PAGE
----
When I finished my last job I decided that unless the perfect role magically appeared I’d spend some time getting to grips with, to be vague, “data visualisation and mappy stuff”. I decided I could treat it like studying: set myself projects, learn new things, read related material, watch talks, and post frequent updates here. But there have been no updates here.
I thought a good way to get up to speed with designing and making “data viz stuff” would be to take another stab at D3.js. I’ve used it a handful of times before but only to the extent of trying to cram different bits of example code together and being confused for days at a time.
From talking to friends, this seems a common pattern with D3. How is this code doing something? Why is it now doing nothing? What is
enter(), what am I entering? Where’s the data gone, how do I get at it, can I please get a single sodding line to appear, show me something anything please oh God please.
But this time, this time, I’d methodically make progress until it clicked, until I was, to some degree, fluent. One step at a time. I wanted to be able to sketch an idea and know how to make a live, data-driven version of it appear on the screen. D3 can do so many things and before long I would be able to as well!
To warm up, and remember what little I’d learned before, I set myself a quick project. Re-reading The Visual Display of Quantitative Information I came across William Playfair’s 18th century charts showing the balance of imports and exports for a country:
Making a D3 version of this, with modern data, letting the user compare different countries, seemed feasible. I’d drawn simple line charts before with D3 so this would be a manageable next step. “Only two or three days,” I thought.
I just… I don’t know. Is it my brain? Does my brain work at a substantially slower speed than it should? Am I an imbecile and all my friends are too polite to tell me? Even with so much example code floating around this was difficult. IT’S JUST A LINE CHART! What’s wrong with me?
After stumbling around for a while, making little progress, I thought I should go back to basics. I read a little book that in retrospect only confused me further. I tried another, bigger book that did begin to help. I could almost see understanding on the horizon, only a day or two’s journey away. I could almost grasp the basics, but not quite, not so as the understanding lasted.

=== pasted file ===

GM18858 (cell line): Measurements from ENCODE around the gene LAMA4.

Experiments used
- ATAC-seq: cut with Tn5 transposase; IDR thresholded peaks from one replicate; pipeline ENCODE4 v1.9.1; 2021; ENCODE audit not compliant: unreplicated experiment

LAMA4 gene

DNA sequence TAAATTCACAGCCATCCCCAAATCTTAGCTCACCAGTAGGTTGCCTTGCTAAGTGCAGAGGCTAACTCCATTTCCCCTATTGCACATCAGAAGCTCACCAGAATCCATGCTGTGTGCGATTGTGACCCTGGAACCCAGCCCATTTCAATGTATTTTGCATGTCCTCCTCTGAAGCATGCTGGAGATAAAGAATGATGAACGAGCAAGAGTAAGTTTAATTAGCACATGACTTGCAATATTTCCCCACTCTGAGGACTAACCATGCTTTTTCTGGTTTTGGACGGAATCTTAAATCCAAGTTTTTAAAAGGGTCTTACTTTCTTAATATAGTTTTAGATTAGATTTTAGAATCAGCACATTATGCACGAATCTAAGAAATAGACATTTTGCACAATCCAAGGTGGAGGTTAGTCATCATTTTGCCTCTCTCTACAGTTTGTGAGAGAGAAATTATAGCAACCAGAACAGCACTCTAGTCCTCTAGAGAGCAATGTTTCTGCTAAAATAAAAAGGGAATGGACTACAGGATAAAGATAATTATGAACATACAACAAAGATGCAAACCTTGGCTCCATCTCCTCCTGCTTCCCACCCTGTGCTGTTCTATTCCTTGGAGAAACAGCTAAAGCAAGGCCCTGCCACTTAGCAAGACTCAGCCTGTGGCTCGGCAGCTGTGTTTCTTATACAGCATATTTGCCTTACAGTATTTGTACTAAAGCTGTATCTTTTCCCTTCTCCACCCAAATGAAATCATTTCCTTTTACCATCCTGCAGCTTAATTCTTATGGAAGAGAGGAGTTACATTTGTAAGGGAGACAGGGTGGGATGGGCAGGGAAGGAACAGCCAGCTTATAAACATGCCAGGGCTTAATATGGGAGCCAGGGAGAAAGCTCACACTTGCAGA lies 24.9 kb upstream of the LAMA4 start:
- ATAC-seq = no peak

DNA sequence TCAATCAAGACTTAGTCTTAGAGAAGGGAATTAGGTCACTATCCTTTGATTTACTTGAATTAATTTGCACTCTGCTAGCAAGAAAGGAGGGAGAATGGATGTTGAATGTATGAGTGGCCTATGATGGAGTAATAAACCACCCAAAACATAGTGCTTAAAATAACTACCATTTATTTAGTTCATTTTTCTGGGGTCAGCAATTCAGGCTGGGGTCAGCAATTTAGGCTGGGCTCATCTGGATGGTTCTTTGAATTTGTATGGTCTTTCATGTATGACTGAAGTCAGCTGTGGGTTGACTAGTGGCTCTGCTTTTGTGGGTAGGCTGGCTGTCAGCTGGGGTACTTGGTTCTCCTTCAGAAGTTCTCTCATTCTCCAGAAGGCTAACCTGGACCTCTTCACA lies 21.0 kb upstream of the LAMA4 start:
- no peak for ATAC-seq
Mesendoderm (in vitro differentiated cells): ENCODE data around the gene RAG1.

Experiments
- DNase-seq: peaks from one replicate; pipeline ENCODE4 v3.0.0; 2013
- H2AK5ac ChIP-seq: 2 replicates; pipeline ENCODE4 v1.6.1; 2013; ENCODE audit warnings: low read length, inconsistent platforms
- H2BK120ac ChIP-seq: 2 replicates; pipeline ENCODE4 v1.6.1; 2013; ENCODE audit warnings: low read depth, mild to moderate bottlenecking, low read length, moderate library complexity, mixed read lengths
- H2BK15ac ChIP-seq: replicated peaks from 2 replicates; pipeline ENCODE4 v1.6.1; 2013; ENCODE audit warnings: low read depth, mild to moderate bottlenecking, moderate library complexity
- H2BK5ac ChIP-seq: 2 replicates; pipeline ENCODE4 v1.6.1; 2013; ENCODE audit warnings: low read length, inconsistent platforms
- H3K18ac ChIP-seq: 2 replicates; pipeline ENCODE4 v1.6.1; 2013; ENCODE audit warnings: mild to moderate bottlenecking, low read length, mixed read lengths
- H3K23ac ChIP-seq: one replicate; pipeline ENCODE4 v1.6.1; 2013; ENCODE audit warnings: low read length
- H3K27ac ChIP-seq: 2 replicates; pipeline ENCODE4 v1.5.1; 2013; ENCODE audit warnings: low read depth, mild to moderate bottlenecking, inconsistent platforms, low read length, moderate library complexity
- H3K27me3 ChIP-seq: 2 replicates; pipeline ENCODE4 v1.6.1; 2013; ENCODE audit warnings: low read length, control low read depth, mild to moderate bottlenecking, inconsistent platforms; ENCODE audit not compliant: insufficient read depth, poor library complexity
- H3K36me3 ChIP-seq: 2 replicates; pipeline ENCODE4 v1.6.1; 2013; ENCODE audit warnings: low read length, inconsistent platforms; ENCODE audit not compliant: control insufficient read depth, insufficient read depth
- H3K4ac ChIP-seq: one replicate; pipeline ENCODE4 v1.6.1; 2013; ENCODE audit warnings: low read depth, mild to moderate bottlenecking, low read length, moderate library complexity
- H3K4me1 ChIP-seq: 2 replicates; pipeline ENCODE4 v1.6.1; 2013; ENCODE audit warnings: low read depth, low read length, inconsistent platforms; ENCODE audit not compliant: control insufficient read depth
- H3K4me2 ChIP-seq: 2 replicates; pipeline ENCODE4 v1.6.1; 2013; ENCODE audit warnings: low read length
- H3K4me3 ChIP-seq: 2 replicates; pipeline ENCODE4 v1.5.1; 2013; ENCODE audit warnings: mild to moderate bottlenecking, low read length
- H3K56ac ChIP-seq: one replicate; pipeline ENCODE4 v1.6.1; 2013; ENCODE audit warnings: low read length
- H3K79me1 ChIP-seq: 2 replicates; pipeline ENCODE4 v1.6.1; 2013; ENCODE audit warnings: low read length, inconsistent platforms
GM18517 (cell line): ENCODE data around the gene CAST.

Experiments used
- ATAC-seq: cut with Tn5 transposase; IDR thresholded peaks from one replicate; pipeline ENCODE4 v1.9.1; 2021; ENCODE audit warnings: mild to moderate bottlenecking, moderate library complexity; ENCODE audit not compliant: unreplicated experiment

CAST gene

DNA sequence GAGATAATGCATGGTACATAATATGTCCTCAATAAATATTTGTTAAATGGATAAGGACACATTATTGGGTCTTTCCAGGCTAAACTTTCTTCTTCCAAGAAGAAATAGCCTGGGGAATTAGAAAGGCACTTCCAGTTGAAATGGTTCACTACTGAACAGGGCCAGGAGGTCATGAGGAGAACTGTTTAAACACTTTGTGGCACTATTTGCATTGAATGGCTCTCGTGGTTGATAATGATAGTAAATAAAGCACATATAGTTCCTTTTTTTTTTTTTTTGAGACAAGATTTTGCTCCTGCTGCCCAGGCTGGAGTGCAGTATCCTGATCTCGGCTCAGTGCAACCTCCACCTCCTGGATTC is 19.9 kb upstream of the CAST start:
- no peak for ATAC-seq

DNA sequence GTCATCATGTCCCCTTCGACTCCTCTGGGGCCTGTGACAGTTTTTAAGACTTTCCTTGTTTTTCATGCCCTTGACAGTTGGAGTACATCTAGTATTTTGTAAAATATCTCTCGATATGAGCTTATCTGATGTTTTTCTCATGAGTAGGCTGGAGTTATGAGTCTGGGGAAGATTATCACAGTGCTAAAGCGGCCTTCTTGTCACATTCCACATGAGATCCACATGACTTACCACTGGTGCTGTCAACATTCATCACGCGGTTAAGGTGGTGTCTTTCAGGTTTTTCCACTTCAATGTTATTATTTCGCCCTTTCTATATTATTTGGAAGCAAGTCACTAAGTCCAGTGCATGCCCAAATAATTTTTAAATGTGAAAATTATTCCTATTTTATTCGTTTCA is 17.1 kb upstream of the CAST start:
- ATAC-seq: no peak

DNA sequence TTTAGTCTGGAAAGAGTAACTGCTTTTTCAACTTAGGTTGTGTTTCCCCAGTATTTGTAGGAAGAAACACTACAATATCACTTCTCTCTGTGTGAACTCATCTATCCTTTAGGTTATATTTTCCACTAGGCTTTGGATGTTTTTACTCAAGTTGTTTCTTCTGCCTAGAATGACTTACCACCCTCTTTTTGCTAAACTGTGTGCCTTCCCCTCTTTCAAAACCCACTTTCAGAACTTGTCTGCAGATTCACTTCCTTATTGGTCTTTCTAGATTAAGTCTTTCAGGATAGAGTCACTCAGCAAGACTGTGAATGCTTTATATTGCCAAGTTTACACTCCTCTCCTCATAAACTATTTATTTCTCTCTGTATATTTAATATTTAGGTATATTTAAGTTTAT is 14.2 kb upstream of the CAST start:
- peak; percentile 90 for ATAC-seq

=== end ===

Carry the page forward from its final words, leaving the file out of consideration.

“This is fine,” I told myself, “learning new things is always like this.” I remembered back a few years when I started learning Python and Django and how I’d spend days at a time making no progress at all, bashing my head against mysterious and un-Googlable error messages. But eventually, although there are always new problems, I felt gradually less and less of an idiot.
Learning new coding stuff is, for me, like this scene from Intacto:
“I’m doing new things! This is so exhilarating!” I think as I run blindfold through a forest of new terms and concepts. “Look what I can do!” Then, BAM! I come to a complete and bloody halt, flat on my back, and I feel more stupid than before I started.
And trying to draw this one simple chart was the densest, most unforgiving of forests for this clumsy-footed idiot of a runner. Every. Single. Sodding. Step. I’d end up broken-nosed on the ground for a day or two, often, eventually, having to reluctantly ask for a hand up (usually the hand of Lars Kotthoff to whom I owe many thanks).
Why is it so hard to work out what format this data needs to be in? Why does my x-axis only have two points on it? Why do the shaded areas between the lines break when new countries are added to the chart? How do I display two lines each for multiple countries? Why does it keep re-drawing the axes over and over? Why can’t I update the chart with new data? Why can I only draw one circle, rather than one for every data point? Why can’t I give a unique name to each point so that they update correctly? Have I really got the data into the correct format?
The weeks went by. It was much less exhilarating that running through a forest blindfold. But now, I’ve finished. You can try it out. Here’s a static picture of it:
Ignoring this sorry tale, it’s OK, and I’m reasonably pleased. It could be improved, but it’s not embarrassing. Comparing too many lines will get confusing and the country names labelling lines will become useless. It’s not ideal if you’re colourblind. I haven’t done any browser testing.
I don’t know how long this “two or three day” quick little project took me. We could count it in weeks. Imagine if I was being paid a day rate for this. Pathetic. Really. I don’t even have any interest in the imports or exports of different countries.
But, still… even though it was painful right up until the end, and even though, even after all that, I still don’t feel I “get” D3 yet, something has stuck. Over the final few days I managed to figure out a few things for myself, things that would have left me flat on the forest floor a few weeks earlier. It’s not much. I couldn’t even create this really quite simple chart, very, very slowly, without getting completely and utterly stuck several times. But I’m clinging on to those tiny, possibly imagined, moments of understanding as embarrassingly tiny signs that maybe I’m not entirely an idiot.